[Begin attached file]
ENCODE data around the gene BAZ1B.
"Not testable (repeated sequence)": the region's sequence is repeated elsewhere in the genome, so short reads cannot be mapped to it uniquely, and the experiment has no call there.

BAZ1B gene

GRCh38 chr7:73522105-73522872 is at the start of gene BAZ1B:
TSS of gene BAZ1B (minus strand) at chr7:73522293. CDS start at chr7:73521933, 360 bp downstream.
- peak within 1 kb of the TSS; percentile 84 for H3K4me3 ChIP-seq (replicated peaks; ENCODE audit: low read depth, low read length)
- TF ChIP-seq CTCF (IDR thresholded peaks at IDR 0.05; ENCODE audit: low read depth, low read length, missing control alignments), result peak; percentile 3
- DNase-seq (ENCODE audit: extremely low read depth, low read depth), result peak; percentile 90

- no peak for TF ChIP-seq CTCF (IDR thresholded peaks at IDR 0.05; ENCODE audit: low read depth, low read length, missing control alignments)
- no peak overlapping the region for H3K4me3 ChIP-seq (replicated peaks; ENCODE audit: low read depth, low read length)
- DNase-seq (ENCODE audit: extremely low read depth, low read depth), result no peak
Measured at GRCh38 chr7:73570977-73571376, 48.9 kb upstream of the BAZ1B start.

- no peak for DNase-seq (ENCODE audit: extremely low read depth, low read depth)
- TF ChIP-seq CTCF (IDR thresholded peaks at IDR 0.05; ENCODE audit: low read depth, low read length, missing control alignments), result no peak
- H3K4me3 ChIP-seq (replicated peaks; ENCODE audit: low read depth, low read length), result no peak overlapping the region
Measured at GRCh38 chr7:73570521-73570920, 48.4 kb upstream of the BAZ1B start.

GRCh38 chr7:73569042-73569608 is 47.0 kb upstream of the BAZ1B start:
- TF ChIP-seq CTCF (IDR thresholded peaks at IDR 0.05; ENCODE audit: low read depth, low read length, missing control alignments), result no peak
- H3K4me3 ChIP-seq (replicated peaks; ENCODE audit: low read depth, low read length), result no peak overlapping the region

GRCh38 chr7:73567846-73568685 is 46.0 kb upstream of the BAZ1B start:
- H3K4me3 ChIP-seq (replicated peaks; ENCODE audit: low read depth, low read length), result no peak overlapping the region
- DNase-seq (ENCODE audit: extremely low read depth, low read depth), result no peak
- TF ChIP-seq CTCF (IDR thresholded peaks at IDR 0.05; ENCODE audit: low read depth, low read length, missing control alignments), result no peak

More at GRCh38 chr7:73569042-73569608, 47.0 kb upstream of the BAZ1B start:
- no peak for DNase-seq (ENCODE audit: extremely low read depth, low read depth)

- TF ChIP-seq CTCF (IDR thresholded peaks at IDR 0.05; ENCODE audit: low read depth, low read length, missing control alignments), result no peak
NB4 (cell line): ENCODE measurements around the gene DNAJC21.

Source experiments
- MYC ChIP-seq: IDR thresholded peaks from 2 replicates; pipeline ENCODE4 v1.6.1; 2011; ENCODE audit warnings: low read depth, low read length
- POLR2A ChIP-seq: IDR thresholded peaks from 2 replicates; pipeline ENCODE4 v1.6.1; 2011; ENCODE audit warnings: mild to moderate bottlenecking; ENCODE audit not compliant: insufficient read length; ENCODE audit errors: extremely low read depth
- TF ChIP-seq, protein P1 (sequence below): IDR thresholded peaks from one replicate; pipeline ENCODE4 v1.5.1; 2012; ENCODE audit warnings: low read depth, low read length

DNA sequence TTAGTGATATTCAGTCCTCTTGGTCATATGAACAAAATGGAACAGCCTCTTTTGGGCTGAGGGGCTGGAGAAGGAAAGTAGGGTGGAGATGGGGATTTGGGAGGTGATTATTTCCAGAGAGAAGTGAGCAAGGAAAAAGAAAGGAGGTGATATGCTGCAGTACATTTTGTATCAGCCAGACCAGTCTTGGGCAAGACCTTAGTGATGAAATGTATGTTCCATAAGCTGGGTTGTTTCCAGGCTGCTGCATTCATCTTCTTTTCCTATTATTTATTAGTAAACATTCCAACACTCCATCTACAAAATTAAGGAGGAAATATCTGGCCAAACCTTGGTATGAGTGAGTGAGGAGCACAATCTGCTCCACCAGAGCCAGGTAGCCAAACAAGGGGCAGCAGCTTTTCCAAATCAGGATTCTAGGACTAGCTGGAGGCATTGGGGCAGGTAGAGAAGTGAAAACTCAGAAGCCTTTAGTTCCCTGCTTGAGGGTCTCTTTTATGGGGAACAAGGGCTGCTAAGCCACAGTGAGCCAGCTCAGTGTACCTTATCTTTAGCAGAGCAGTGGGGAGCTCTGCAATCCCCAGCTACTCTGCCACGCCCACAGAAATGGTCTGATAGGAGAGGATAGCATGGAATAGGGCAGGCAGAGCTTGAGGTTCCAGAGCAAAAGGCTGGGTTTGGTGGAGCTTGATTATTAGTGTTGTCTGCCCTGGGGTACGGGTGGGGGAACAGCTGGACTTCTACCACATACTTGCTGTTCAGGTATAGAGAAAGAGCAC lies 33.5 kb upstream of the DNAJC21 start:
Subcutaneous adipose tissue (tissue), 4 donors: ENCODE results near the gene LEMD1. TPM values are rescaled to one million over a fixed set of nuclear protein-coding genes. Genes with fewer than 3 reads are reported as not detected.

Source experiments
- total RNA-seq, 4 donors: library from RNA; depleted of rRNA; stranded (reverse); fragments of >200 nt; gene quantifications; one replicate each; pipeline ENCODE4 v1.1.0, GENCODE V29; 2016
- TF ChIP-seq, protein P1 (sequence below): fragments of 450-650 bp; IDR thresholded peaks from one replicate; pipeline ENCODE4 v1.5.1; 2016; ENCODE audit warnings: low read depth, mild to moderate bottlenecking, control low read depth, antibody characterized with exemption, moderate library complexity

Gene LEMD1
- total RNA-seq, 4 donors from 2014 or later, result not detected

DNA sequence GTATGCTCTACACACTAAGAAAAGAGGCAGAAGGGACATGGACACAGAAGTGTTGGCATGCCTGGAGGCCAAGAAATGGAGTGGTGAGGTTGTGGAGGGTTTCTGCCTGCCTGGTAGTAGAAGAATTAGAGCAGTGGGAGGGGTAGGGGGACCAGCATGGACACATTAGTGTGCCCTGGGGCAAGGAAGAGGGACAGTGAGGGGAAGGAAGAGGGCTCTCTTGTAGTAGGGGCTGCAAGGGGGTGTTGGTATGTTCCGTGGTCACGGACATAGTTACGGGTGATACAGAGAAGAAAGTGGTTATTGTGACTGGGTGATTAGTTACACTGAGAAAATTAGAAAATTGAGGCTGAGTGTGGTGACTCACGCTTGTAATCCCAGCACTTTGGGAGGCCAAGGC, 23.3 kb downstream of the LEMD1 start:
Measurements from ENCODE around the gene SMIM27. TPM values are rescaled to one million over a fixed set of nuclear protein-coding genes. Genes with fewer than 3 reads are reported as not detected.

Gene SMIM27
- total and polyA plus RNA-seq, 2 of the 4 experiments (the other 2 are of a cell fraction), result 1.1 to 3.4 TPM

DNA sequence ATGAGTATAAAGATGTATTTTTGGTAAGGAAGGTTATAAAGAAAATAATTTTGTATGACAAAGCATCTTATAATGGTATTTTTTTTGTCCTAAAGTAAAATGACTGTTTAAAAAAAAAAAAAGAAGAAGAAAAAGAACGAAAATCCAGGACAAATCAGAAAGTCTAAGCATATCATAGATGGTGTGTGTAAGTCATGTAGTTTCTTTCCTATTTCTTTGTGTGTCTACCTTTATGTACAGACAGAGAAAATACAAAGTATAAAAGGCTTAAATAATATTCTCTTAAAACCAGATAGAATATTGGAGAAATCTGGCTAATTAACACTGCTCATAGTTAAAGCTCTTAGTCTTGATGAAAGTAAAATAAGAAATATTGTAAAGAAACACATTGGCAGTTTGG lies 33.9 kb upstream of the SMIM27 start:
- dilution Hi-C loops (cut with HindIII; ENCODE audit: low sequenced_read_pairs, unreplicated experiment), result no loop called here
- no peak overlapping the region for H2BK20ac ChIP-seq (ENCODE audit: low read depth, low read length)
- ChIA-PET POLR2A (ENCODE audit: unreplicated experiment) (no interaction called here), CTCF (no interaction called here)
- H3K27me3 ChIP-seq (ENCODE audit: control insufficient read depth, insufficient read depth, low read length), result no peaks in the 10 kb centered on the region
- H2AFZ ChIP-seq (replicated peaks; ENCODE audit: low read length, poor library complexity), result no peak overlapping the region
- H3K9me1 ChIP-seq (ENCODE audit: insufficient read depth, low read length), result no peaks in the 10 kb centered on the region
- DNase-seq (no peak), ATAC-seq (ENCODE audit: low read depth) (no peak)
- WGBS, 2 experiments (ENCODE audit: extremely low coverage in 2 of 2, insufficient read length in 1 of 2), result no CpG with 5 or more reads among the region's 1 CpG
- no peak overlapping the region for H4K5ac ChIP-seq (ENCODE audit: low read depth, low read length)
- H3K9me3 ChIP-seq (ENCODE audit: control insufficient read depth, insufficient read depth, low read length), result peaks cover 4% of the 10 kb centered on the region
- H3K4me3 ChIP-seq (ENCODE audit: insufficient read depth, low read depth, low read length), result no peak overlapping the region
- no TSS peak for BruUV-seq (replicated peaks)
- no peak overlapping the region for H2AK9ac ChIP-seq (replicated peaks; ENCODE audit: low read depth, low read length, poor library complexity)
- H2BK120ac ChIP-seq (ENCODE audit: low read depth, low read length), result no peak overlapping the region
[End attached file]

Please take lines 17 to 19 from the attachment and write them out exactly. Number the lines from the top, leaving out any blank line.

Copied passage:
GRCh38 chr7:73569042-73569608 is 47.0 kb upstream of the BAZ1B start:
- TF ChIP-seq CTCF (IDR thresholded peaks at IDR 0.05; ENCODE audit: low read depth, low read length, missing control alignments), result no peak
- H3K4me3 ChIP-seq (replicated peaks; ENCODE audit: low read depth, low read length), result no peak overlapping the region